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AU - Schut, Deborah A.

AU - Lundemann, Michael

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N2 - Purpose Hodgkin lymphoma (HL) survivors have an increased risk of cardiovascular disease (CD), lung cancer, and breast cancer. We investigated the risk for the development of CD and secondary lung, breast, and thyroid cancer after radiation therapy (RT) delivered with deep inspiration breath-hold (DIBH) compared with free-breathing (FB) using 3-dimensional conformal RT (3DCRT) and intensity modulated RT (IMRT). The aim of this study was to determine which treatment modality best reduced the combined risk of life-threatening late effects in patients with mediastinal HL. Methods and Materials Twenty-two patients with early-stage mediastinal HL were eligible for the study. Treatment plans were calculated with both 3DCRT and IMRT on both DIBH and FB planning computed tomographic scans. We reported the estimated dose to the heart, lung, female breasts, and thyroid and calculated the estimated life years lost attributable to CD and to lung, breast, and thyroid cancer. Results DIBH lowered the estimated dose to heart and lung regardless of delivery technique (P<.001). There was no significant difference between IMRT-FB and 3DCRT-DIBH in mean heart dose, heart V20Gy, and lung V20Gy. The mean breast dose was increased with IMRT regardless of breathing technique. Life years lost was lowest with DIBH and highest with FB. Conclusions In this cohort, 3DCRT-DIBH resulted in lower estimated doses and lower lifetime excess risks than did IMRT-FB. Combining IMRT and DIBH could be beneficial for a subgroup of patients.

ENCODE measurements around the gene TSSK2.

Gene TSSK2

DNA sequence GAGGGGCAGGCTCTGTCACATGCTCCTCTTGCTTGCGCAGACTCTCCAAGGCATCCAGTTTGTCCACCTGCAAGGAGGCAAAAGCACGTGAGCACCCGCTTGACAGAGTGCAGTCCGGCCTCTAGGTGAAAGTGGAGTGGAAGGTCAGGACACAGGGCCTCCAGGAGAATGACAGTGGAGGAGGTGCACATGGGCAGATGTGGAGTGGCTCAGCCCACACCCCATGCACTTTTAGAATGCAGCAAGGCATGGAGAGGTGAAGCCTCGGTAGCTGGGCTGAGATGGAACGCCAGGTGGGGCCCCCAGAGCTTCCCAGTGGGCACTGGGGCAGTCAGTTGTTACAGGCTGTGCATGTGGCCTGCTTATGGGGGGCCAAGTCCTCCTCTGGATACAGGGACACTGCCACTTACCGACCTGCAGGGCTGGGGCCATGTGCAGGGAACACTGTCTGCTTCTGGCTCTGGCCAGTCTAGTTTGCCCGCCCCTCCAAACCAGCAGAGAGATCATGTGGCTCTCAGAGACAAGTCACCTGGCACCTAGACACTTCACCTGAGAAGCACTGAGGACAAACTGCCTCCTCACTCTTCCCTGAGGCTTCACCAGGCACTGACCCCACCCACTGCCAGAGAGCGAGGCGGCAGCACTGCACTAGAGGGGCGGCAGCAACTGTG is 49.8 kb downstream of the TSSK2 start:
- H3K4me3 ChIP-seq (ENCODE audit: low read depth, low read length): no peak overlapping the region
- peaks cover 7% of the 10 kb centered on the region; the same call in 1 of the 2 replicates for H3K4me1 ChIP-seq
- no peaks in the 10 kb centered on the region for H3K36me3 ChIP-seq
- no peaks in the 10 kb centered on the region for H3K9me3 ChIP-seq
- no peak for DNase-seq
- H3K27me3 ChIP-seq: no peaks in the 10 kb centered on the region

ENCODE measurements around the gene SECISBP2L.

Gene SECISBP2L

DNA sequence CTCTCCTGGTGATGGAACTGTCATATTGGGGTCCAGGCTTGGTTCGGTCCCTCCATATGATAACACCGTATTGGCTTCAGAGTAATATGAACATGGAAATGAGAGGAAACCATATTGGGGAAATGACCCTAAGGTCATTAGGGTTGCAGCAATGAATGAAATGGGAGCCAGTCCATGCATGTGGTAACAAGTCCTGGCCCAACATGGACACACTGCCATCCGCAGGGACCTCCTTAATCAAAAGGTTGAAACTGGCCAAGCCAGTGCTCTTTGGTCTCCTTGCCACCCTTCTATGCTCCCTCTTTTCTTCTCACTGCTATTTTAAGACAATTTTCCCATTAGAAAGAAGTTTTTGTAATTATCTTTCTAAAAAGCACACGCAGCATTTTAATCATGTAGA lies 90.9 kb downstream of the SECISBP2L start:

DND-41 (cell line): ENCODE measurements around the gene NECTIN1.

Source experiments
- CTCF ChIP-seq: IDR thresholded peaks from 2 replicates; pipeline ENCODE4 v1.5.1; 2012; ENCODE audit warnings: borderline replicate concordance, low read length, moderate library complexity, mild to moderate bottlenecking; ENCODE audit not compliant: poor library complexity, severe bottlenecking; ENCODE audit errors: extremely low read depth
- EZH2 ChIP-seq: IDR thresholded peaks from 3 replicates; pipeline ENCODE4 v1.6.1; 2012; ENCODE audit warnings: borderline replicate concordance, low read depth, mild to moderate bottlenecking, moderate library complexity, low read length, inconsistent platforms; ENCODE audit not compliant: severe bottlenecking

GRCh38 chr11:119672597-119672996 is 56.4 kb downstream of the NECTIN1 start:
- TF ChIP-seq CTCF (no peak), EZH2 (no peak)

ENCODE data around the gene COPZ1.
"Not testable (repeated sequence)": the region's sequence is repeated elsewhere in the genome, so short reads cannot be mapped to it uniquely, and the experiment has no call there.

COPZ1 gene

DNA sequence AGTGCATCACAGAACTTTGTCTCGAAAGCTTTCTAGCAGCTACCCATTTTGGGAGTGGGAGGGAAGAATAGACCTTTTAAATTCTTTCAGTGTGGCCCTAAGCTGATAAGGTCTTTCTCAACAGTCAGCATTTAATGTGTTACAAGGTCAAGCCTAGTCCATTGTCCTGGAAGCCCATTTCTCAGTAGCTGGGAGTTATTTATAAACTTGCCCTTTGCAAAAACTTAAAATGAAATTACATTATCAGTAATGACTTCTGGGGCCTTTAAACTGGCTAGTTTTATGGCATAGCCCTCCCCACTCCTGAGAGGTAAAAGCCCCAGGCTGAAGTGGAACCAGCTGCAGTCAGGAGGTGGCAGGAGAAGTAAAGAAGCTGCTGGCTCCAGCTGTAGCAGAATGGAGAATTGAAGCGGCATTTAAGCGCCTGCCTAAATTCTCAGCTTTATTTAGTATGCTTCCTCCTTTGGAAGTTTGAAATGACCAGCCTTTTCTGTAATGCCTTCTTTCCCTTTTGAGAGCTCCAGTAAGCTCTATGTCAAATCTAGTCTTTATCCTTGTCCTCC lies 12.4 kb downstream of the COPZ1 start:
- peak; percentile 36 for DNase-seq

AB - Purpose Hodgkin lymphoma (HL) survivors have an increased risk of cardiovascular disease (CD), lung cancer, and breast cancer. We investigated the risk for the development of CD and secondary lung, breast, and thyroid cancer after radiation therapy (RT) delivered with deep inspiration breath-hold (DIBH) compared with free-breathing (FB) using 3-dimensional conformal RT (3DCRT) and intensity modulated RT (IMRT). The aim of this study was to determine which treatment modality best reduced the combined risk of life-threatening late effects in patients with mediastinal HL. Methods and Materials Twenty-two patients with early-stage mediastinal HL were eligible for the study. Treatment plans were calculated with both 3DCRT and IMRT on both DIBH and FB planning computed tomographic scans. We reported the estimated dose to the heart, lung, female breasts, and thyroid and calculated the estimated life years lost attributable to CD and to lung, breast, and thyroid cancer. Results DIBH lowered the estimated dose to heart and lung regardless of delivery technique (P<.001). There was no significant difference between IMRT-FB and 3DCRT-DIBH in mean heart dose, heart V20Gy, and lung V20Gy. The mean breast dose was increased with IMRT regardless of breathing technique. Life years lost was lowest with DIBH and highest with FB. Conclusions In this cohort, 3DCRT-DIBH resulted in lower estimated doses and lower lifetime excess risks than did IMRT-FB. Combining IMRT and DIBH could be beneficial for a subgroup of patients.